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Storing nuclear waste well into the future is one of America’s most vexing energy problems. But the father-daughter team of Richard and Elizabeth Muller have an answer: reverse fracking. Their startup, Deep Isolation, would use hydraulic fracturing to bury radioactive waste in horizontal tunnels through shale a mile underground. Now they have to convince communities to allow deep dumps in their backyards, persuade investors to cough up an initial $10 million and get the government to permit the technique. Meanwhile, 2,000 more tons of hot U.S. waste pile up each year.
There’s much missing from the simplistic narrative explaining the American opioid epidemic. That includes those with intractable pain. Doctors and hard-selling pharma firms are blamed for the addiction scourge that’s made overdoses the leading cause of death for those under age 50. But a crackdown on prescriptions has left those in chronic pain desperate and begging policymakers to differentiate between physical dependence and abusers’ addiction. And a major survey found that 63 percent of opioid misuse isn’t among patients, but illegal pill-poppers, so legitimate sufferers have a convincing argument to make.
Whozagood crypto-boy? Blockchain’s already shifted economic paradigms and rattled bitcoin investors’ nerves. Now it’s taking the world of cutesy cartoon critters by storm. Gamified apps such as CryptoDogs and CryptoKitties, which allow users to collect, breed and trade virtual pets, are becoming hugely popular in Asian markets. They’re also helping probe the technical possibilities of blockchain and introducing droves of new users to the revolutionary tech. Developers are competing for serious cash, with some pets trading for $110,000 worth of Ether, a cryptocurrency — even if the volatile blockchain beast refuses to behave.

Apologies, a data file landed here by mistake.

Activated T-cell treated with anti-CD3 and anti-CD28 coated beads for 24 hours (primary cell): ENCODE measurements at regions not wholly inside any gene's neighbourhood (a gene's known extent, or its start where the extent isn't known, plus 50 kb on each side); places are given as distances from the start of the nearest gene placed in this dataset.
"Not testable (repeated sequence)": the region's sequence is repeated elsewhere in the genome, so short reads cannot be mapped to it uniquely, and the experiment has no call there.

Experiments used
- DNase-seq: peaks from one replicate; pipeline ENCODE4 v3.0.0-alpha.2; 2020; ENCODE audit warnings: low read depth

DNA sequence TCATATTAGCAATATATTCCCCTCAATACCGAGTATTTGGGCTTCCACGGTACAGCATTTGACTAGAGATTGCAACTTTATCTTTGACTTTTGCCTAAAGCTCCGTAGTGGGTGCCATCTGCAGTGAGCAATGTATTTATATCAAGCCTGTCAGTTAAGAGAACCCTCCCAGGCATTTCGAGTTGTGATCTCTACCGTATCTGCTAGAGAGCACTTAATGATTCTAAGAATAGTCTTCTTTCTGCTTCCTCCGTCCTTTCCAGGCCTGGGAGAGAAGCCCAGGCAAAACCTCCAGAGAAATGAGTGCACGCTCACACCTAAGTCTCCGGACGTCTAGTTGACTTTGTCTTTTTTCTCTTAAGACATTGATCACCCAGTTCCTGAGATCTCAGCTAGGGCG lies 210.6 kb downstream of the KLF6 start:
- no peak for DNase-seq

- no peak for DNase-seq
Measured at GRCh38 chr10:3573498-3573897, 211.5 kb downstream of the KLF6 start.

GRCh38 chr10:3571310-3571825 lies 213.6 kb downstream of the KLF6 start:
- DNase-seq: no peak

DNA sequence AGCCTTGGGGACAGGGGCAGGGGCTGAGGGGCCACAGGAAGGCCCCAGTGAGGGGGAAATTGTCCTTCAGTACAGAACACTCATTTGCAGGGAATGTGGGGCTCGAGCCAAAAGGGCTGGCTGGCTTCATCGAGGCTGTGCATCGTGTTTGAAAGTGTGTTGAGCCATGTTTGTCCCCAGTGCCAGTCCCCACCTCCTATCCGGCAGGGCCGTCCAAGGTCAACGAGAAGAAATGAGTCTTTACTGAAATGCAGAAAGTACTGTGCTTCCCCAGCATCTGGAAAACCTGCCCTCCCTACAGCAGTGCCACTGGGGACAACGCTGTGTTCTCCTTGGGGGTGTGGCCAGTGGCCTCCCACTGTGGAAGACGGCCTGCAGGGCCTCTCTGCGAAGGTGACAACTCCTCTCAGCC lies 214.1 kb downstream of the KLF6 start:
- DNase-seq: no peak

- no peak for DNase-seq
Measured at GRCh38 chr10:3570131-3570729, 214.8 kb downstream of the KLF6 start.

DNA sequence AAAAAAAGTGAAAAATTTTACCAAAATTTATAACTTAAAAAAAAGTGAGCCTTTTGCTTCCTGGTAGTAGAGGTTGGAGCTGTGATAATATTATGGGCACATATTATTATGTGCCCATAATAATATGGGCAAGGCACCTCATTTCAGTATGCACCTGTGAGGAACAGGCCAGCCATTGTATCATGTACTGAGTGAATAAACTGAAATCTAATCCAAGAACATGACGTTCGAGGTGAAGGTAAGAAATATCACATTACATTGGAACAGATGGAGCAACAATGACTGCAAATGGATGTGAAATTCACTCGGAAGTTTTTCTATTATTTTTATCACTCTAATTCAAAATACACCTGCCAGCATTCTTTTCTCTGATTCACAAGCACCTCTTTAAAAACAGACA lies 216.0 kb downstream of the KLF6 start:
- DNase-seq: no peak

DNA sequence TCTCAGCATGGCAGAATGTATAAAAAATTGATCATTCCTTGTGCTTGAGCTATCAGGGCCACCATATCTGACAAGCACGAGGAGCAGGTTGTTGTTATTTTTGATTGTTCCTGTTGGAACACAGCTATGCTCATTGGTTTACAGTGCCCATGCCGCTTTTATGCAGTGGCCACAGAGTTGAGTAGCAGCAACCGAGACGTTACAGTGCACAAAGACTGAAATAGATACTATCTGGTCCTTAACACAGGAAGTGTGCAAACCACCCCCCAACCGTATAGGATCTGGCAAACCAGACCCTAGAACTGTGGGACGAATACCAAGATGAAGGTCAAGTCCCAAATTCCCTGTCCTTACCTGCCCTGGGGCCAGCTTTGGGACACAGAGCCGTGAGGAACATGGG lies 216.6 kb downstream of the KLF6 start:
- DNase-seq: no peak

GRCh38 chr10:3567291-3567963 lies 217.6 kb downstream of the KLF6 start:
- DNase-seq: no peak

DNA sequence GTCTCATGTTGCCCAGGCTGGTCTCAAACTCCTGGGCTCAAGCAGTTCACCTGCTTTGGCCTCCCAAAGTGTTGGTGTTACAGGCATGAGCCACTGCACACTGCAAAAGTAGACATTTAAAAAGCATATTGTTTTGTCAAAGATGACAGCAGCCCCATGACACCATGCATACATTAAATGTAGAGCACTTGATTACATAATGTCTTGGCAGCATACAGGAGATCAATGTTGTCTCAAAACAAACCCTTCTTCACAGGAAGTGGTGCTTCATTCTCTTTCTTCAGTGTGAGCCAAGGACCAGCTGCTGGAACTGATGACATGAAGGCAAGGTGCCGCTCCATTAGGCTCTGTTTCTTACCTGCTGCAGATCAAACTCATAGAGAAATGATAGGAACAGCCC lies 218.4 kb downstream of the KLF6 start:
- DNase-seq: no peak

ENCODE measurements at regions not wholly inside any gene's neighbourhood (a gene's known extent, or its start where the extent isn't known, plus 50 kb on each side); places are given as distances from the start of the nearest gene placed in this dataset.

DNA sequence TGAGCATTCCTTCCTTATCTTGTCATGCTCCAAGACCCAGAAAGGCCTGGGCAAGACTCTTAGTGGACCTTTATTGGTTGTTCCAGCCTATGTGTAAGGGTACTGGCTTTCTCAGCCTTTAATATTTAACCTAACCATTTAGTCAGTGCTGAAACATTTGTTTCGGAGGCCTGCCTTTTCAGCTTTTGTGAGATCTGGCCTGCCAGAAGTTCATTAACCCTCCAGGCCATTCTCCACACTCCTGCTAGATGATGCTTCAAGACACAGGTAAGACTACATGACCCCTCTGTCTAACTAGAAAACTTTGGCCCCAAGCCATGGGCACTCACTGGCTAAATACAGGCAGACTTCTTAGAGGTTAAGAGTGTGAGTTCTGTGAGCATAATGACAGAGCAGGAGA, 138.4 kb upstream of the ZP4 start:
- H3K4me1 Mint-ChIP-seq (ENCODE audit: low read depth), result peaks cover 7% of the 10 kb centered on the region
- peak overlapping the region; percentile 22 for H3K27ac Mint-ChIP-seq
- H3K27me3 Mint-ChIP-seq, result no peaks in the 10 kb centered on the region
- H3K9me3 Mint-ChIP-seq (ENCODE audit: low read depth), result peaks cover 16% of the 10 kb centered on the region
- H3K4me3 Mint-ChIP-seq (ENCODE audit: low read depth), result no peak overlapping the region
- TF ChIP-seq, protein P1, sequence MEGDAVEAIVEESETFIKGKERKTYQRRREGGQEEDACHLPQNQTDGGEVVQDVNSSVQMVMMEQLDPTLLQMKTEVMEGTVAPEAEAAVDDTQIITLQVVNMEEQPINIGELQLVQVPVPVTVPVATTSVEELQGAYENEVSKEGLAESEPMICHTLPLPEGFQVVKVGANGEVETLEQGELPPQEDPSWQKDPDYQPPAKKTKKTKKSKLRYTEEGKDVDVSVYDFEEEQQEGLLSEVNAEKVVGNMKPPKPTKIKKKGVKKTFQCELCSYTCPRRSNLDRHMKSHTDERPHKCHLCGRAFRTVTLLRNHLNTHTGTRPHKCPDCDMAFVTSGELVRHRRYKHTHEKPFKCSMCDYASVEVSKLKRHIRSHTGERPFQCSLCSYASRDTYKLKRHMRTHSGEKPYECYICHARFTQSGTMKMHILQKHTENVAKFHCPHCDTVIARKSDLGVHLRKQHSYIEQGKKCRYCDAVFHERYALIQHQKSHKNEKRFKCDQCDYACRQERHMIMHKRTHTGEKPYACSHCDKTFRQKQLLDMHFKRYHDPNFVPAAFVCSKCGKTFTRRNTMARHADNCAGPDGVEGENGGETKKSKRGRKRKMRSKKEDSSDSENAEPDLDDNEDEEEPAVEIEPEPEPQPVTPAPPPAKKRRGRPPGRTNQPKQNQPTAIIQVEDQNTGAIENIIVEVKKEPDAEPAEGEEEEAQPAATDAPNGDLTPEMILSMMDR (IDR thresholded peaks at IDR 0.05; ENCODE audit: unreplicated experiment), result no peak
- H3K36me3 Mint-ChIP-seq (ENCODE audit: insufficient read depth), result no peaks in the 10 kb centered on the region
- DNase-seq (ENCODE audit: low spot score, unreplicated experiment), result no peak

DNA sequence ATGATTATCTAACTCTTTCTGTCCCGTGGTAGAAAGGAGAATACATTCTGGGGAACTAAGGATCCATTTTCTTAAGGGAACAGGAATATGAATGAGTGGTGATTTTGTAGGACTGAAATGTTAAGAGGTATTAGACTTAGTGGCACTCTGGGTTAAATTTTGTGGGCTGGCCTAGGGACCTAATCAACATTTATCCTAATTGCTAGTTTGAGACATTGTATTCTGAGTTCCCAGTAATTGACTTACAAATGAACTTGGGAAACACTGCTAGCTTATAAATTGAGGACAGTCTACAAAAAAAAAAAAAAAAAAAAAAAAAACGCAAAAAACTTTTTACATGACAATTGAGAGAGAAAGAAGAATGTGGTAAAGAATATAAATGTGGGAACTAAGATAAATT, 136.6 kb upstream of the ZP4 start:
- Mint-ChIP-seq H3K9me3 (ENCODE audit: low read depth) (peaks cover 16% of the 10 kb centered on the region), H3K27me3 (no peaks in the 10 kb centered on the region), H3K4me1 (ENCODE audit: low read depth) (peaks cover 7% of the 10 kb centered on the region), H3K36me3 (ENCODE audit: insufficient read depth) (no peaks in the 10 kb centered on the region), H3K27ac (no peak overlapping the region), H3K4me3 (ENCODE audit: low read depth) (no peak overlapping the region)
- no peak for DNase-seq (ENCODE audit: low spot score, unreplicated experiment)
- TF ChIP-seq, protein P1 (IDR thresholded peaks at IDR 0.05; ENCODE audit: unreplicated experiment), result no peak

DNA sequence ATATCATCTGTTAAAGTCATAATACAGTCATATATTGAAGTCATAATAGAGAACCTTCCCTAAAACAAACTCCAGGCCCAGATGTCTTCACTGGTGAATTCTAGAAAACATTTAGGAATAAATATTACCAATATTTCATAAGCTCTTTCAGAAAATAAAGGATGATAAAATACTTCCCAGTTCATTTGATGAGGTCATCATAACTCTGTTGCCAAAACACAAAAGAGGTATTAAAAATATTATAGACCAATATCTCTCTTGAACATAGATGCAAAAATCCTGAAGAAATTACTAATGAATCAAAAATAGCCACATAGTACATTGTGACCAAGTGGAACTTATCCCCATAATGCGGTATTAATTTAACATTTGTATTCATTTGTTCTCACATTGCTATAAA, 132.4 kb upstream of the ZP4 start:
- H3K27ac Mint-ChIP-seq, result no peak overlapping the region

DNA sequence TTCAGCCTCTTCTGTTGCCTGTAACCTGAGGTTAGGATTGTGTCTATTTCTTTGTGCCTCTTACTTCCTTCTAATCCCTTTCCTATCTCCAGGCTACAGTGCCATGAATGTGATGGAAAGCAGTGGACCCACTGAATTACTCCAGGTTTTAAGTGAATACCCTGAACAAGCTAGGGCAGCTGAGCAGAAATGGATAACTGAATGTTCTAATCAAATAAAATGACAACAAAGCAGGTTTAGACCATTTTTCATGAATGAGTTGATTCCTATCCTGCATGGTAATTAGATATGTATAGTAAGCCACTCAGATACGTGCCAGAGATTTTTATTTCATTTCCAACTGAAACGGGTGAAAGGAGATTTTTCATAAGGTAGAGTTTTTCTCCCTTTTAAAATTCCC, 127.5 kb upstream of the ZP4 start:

They’re looking to cramp your style. Billed as a “counter-fashion” movement, the Rational Dress Society is spearheaded by two artists who’ve worn identical jumpsuits for the past three years, while encouraging others to reject consumer choice. The garments come in 248 sizes and cost $150 — though anyone can download the pattern for free, and the society holds sewing workshops that double as Soviet-inspired performance art. But the artists plan to shut down production after the proceeds allow them to buy a full-page ad in Vogue.
In a year when virtually unknown schools like UMBC can eliminate powerhouses like Virginia, it’s time to rethink the NCAA basketball tournament’s selection process, argues sportswriter Bill Connelly. About half of its 68 teams are conference champions, but 36 are subjective at-large choices that favor power conferences such as Virginia’s ACC and this year left only five places for mid-major conferences. By earning points for recent years’ tournament performance, Connelly writes, lesser conferences could improve their odds, replacing, for instance, UCLA with Boise State — and lending March a bit more madness.